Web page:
• Main Crop: ‘Cara’. Good blight resistance.
  • 9. Potatoes – cultivation
    • Chit the seed potatoes before planting. Plant only certified virus free seed potatoes.
    • Do not lime – encourages scab.
    • Early varieties – plant in March, main crop in April (provide frost protection on cold nights)
    • Water regularly at the base of the plants.
    • Earth up when haulms are about 30cm tall to half their height.
    • Main Crop varieties benefit from high nitrogen and potash liquid feed when the canopy begins to touch. No need to feed Early varieties
  • 10. Potatoes - harvest
    • Harvest Early potatoes once they have flowered. They should be chicken egg sized. Earlies do not store well. Treat Salad varieties as for Earlies.
    • Main Crop – harvest once the haulms are dieing back (but do not leave too long because of late blight). Lift and allow to dry before storing in a cool, dark, dry place.
  • 11. Potatoes – pests
    • Slugs – soil dwelling Keeled Slugs so pellets of limited use. Good cultivation and use nematode control.
    • Wire Worm – avoid planting on newly converted grassland. Use traps and cultivate soil well to expose the pest. Adjust planting times.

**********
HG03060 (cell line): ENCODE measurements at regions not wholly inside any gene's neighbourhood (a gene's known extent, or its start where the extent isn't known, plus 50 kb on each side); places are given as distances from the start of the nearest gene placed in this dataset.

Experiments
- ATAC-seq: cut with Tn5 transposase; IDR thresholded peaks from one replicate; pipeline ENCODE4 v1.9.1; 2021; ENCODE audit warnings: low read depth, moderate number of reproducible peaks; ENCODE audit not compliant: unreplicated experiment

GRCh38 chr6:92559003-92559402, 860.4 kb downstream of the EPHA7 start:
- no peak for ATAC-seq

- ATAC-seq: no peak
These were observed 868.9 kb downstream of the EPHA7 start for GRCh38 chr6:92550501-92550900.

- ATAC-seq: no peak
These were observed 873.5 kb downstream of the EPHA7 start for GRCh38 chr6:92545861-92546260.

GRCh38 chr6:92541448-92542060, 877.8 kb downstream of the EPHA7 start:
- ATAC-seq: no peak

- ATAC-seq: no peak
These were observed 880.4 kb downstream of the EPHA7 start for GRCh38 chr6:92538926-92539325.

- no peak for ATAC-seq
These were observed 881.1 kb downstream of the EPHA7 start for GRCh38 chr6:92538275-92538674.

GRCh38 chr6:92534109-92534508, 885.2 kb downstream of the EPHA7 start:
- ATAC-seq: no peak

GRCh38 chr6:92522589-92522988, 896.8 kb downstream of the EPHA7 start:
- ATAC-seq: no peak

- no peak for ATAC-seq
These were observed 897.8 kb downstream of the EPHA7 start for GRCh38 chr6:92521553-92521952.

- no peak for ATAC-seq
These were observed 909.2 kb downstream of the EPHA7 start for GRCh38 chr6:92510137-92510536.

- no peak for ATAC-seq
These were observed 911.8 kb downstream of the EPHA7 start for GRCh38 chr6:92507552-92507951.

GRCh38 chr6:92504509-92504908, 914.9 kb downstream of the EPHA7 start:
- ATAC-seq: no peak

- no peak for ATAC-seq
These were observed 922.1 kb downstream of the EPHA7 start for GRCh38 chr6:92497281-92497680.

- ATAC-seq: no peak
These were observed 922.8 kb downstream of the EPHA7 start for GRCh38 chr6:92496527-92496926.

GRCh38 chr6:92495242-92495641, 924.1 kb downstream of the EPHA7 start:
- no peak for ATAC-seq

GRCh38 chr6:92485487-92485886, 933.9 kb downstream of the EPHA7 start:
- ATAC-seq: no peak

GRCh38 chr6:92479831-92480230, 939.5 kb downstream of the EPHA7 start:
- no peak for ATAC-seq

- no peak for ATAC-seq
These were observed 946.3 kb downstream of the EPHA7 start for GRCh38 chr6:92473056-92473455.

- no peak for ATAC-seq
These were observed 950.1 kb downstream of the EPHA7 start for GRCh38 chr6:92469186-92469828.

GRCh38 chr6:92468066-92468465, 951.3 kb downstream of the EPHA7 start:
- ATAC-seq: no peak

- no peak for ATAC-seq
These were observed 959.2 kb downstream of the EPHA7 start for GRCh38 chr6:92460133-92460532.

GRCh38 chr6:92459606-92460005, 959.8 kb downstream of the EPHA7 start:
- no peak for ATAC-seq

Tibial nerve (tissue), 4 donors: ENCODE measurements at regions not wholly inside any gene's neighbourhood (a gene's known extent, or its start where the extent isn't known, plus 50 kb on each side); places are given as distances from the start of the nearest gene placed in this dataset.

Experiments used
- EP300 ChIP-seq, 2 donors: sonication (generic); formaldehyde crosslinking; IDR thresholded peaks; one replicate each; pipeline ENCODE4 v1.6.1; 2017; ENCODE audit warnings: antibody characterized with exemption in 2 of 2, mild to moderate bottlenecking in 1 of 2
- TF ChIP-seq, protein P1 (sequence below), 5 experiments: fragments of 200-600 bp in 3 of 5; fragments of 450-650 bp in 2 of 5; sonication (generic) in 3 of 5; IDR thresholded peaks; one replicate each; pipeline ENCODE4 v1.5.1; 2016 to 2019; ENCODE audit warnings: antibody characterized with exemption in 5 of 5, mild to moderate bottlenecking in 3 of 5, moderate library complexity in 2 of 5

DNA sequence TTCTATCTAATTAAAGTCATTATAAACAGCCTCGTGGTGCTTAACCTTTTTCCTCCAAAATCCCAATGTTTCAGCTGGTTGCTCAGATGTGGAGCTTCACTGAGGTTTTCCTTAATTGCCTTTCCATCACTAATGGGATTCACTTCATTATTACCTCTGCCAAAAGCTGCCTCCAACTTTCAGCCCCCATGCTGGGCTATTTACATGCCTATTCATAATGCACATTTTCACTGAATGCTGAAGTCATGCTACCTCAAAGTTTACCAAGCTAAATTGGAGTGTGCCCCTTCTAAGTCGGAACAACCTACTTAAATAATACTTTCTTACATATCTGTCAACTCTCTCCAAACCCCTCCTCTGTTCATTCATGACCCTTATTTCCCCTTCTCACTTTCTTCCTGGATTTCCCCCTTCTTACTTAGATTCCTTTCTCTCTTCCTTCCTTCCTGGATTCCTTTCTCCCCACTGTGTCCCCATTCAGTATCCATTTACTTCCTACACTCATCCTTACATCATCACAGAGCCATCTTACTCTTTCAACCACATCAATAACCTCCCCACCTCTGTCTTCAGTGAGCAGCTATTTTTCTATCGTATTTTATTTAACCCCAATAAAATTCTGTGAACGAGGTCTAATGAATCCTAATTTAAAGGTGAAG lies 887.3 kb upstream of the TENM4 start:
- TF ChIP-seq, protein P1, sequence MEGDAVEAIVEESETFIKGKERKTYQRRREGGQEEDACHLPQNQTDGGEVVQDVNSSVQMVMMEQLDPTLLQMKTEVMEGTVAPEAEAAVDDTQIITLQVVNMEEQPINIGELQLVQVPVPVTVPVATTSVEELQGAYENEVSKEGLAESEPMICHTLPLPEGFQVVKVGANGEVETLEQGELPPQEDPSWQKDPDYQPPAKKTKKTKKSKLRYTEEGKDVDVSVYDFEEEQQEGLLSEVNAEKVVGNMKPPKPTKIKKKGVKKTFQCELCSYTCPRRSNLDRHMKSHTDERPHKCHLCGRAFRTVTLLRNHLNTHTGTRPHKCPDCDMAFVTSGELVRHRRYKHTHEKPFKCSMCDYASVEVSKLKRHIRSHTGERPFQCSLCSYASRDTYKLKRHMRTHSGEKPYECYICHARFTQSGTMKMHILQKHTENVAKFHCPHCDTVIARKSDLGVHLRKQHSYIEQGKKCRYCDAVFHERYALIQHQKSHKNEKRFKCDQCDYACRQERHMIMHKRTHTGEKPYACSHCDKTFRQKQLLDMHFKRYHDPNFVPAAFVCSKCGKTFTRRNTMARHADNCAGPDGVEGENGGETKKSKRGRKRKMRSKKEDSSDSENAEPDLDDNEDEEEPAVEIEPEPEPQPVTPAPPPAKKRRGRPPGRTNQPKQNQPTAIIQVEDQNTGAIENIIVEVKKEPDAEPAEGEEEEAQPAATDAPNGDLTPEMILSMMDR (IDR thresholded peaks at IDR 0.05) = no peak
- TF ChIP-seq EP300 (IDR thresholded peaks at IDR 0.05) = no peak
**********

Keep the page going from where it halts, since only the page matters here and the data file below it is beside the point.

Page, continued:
• 12. Potatoes - diseases
    • Blight – brown patches on leaves, dark spots on tubers which then rot. Grow resistant varieties, spray if necessary with copper fungicide. Avoid splashing the leaves of the plants when watering.
    • Mosaic virus – yellow mottled leaves, weak plants and poor yield. Control the aphid that spread the virus.
  • 13. Alliums – general points
    • Need open sunny site – fine leaves
    • Neutral to slightly alkaline soil
    • Very vulnerable to weed competition – there is even a special hand hoe called an onion hoe!
    • Need careful watering though the exact requirements differ for onions and leeks
  • 14. Onions
    • Grow from seed or from ‘sets’ (specially grown and treated baby onions).
    • Need consolidated soil
    • Pests and diseases – onion root fly, stem and bulb eelworm, onion white rot
    • Harvest – stop watering once leaves begin to die back and shoulders are above ground, need to be lifted and allowed to dry before storage.
  • 15. Leeks
    • Transplant into deep holes and do not backfill
    • Do not consolidate ground
    • Liquid feed for mid-season varieties mid to late summer
    • Harvest as needed – mid and late season varieties stand well into winter.
  • 16. Learning outcomes
    • 1. Root vegetables. For named varieties of each of radish, carrots (early and main crop), potatoes (early and main crop), onions (spring, main crop and overwintering), leeks and beetroot, state:
    • 1.1 state the place in seasonal rotation and successional cropping
    • 1.2 state cultivation, propagation and care requirements
    • 1.3 state 1 pests and 1 diseases of each, their symptoms and their control
    • 1.4 state harvesting period and technique and storage
    • 1.5 Describe how quality and yield may be determined by the following: base and top dressings, thinning, weed control, crop support, irrigation and pest and disease control